Anelise Lara, the head of Petrobras’ refining, announced that the company is ready to begin production of renewable diesel from soy or other edible oils at commercial scale. Petrobras will expand investments in the segment as soon as it is granted a permit, Lara said.
Petrobras recently successfully concluded tests on an industrial scale for the production of renewable diesel. The tests were conducted at the Presidente Getúlio Vargas Refinery (REPAR), in Araucária, Paraná, where 2 million liters of soybean oil were processed to obtain some 40 million liters of S10 diesel with renewable content.
Petrobras has a technology patented since 2006 for the co-processing of vegetable oils using the process called HBIO (Earlier post.) (Despite its early start, Petrobras put the commercialization of H-BIO on hold in 2014 due to the high price of soy oil at that time.)
The H-BIO process involves catalytic hydrogenation of a blend of diesel fractions and vegetable oil in a hydrotreating (HDT) reactor under controlled conditions of high temperature and hydrogen pressure to take advantage of existing plants.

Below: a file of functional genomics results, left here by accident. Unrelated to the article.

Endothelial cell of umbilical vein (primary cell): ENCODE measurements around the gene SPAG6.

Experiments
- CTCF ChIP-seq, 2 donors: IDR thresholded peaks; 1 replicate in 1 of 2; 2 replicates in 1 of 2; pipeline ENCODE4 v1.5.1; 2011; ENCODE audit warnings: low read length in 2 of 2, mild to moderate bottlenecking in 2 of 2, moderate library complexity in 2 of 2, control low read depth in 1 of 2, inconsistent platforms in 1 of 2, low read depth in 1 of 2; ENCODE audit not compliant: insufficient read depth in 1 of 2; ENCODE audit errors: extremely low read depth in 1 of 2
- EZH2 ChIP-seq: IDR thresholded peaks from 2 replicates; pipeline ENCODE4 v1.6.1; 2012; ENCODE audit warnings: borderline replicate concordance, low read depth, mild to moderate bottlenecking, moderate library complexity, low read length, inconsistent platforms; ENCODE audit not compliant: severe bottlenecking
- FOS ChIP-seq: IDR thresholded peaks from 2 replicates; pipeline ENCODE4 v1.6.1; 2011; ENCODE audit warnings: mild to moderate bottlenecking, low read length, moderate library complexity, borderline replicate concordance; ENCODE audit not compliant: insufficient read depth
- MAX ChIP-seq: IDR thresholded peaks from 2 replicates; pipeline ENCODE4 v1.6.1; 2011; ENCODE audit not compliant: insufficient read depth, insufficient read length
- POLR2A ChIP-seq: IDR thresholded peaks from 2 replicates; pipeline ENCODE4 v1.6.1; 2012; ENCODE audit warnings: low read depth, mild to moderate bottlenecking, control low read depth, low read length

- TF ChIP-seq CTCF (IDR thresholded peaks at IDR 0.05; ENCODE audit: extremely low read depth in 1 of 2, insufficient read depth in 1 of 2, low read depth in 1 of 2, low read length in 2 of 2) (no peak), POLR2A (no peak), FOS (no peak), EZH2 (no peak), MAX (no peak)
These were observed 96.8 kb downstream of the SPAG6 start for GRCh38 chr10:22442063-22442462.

The H-BIO process features a very high conversion yield—at least 95% v/v to diesel—without residue generation and a small propane production as a by-product. The process results in a product that is chemically identical to mineral diesel.
According APROBIO (Brazilian Biodesel Producers Association) studies, renewable diesel reduces greenhouse gas emissions by about 70% compared to petroleum diesel and 15% compared to biodiesel for the same vegetable oil of origin.
Compared to biodiesel, the main benefits of the use of renewable diesel include:
A high cetane number for better combustion quality and performance;
Greater stability to oxidation and lower water absorption;
Can be added in any proportion to high-performance diesel; and
Low contaminant levels, preserving fuel injection systems and not impact emissions reduction catalysts.
Renewable diesel still depends on regulation by the National Agency of Petroleum, Natural Gas and Biofuels (ANP) to be traded in Brazil.
Petrobras’ objective is to meet, together with the existing biodiesel, the portion of biofuel that must be mixed with the diesel sold at the stations. Currently, biodiesel is mixed with diesel in a proportion of at least 12% by the fuel distributors, and will reach 15% by 2023.